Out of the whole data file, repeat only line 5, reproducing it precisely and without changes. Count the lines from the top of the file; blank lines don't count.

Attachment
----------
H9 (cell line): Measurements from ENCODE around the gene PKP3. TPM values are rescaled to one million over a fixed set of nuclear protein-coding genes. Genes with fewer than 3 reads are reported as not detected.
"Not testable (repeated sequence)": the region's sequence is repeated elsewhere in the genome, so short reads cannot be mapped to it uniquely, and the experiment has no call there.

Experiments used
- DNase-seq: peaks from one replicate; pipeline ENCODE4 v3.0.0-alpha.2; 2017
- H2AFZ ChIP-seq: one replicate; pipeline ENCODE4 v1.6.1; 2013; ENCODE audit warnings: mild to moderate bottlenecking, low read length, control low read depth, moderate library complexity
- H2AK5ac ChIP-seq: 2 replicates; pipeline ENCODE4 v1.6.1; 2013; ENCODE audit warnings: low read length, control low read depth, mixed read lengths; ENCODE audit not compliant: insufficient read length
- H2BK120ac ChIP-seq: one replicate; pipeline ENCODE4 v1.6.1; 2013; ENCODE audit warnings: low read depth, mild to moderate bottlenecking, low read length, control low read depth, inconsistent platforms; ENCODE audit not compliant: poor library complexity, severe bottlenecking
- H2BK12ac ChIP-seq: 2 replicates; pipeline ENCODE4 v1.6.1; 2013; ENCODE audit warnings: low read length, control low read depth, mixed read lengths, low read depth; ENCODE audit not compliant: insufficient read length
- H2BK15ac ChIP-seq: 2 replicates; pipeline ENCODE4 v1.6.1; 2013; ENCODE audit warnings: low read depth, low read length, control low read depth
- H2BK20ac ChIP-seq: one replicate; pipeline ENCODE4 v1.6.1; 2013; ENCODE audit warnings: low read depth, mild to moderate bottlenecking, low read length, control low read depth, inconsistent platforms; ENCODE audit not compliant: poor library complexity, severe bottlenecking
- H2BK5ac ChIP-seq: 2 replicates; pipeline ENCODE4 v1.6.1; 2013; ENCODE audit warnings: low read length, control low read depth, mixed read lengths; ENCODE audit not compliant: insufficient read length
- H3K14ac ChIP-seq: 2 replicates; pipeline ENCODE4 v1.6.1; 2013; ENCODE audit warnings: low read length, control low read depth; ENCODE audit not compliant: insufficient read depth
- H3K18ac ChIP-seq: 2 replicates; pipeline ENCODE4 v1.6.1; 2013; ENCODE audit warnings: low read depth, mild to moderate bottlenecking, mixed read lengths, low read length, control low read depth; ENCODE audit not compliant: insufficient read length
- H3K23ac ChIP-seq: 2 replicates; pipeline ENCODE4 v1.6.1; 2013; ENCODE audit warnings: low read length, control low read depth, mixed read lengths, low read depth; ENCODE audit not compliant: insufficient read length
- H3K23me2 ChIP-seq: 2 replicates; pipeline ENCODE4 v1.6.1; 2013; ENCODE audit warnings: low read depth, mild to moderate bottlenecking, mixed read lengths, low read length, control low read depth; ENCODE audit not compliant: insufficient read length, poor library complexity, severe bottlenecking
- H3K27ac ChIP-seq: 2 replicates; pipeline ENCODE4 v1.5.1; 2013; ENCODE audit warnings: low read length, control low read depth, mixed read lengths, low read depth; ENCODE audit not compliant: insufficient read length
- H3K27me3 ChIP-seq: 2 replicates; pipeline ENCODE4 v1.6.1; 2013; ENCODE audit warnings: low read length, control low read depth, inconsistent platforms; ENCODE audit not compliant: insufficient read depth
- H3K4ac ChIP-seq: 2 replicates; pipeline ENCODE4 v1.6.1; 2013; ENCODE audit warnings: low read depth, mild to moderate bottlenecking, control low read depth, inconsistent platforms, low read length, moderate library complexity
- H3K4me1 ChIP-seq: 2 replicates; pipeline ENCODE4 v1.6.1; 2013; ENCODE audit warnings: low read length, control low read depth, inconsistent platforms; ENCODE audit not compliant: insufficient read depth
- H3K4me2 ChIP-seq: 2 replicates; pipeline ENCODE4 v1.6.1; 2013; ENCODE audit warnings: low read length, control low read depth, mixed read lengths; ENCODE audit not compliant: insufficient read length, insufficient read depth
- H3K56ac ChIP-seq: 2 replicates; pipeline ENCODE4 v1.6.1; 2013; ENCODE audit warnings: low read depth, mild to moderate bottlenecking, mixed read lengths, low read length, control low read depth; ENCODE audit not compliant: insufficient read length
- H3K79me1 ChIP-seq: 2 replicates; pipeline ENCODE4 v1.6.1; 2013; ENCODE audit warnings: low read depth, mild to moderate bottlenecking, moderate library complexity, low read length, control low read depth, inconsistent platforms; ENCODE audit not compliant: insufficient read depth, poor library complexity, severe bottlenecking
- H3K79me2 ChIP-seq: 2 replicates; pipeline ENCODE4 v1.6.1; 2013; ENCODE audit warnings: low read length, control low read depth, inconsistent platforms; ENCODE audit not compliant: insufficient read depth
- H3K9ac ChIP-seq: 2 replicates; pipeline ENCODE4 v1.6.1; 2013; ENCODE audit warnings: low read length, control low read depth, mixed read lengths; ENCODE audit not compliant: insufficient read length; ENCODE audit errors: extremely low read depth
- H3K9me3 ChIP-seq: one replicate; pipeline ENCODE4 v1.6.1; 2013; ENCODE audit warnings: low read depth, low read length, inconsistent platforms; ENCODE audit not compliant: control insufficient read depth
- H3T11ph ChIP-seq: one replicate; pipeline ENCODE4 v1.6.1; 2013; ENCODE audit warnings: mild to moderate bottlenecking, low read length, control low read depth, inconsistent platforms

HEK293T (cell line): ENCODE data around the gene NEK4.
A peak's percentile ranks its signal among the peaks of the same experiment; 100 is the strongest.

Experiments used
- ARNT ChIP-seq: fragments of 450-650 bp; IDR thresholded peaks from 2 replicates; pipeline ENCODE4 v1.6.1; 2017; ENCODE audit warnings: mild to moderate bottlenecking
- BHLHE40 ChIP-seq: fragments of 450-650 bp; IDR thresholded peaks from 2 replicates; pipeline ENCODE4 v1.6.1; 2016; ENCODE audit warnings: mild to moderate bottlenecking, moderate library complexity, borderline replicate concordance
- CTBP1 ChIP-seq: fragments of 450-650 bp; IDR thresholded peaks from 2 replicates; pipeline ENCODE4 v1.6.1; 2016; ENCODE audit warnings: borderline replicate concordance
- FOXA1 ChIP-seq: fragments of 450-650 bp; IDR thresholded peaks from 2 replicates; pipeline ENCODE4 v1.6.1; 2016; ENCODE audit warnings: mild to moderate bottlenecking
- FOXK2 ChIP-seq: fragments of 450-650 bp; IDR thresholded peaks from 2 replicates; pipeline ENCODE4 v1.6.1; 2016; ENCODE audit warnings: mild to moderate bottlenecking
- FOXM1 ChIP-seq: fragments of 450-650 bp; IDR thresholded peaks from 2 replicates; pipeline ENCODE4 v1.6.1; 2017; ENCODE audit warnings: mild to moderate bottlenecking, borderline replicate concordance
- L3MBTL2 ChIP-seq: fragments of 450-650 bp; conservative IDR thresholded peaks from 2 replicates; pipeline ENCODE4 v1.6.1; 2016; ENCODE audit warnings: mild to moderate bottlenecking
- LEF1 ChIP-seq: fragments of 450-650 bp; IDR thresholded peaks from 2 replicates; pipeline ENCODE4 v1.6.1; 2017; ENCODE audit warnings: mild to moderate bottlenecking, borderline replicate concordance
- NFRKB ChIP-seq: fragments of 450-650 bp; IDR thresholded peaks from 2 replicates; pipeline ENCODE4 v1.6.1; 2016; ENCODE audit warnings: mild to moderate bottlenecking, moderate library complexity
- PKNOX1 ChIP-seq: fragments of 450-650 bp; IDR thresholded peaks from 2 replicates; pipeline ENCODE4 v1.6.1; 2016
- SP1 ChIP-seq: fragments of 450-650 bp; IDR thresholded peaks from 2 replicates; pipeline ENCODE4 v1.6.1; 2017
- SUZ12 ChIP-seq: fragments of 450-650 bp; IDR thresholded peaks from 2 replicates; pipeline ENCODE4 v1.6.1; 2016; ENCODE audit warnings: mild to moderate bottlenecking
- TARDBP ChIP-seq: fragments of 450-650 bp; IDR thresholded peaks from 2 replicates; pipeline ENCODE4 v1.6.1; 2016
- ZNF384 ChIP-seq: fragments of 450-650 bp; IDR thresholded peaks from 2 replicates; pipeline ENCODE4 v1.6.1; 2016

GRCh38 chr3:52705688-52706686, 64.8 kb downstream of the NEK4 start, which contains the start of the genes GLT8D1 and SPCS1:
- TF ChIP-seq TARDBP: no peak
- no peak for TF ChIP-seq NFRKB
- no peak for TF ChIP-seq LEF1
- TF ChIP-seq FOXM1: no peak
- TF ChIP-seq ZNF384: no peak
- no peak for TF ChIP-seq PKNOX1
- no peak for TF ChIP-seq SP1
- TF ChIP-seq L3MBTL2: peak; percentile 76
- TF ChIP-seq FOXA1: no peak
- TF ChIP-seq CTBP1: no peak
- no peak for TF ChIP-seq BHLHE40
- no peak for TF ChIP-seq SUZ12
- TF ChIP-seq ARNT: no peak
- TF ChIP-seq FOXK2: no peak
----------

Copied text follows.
- H2AFZ ChIP-seq: one replicate; pipeline ENCODE4 v1.6.1; 2013; ENCODE audit warnings: mild to moderate bottlenecking, low read length, control low read depth, moderate library complexity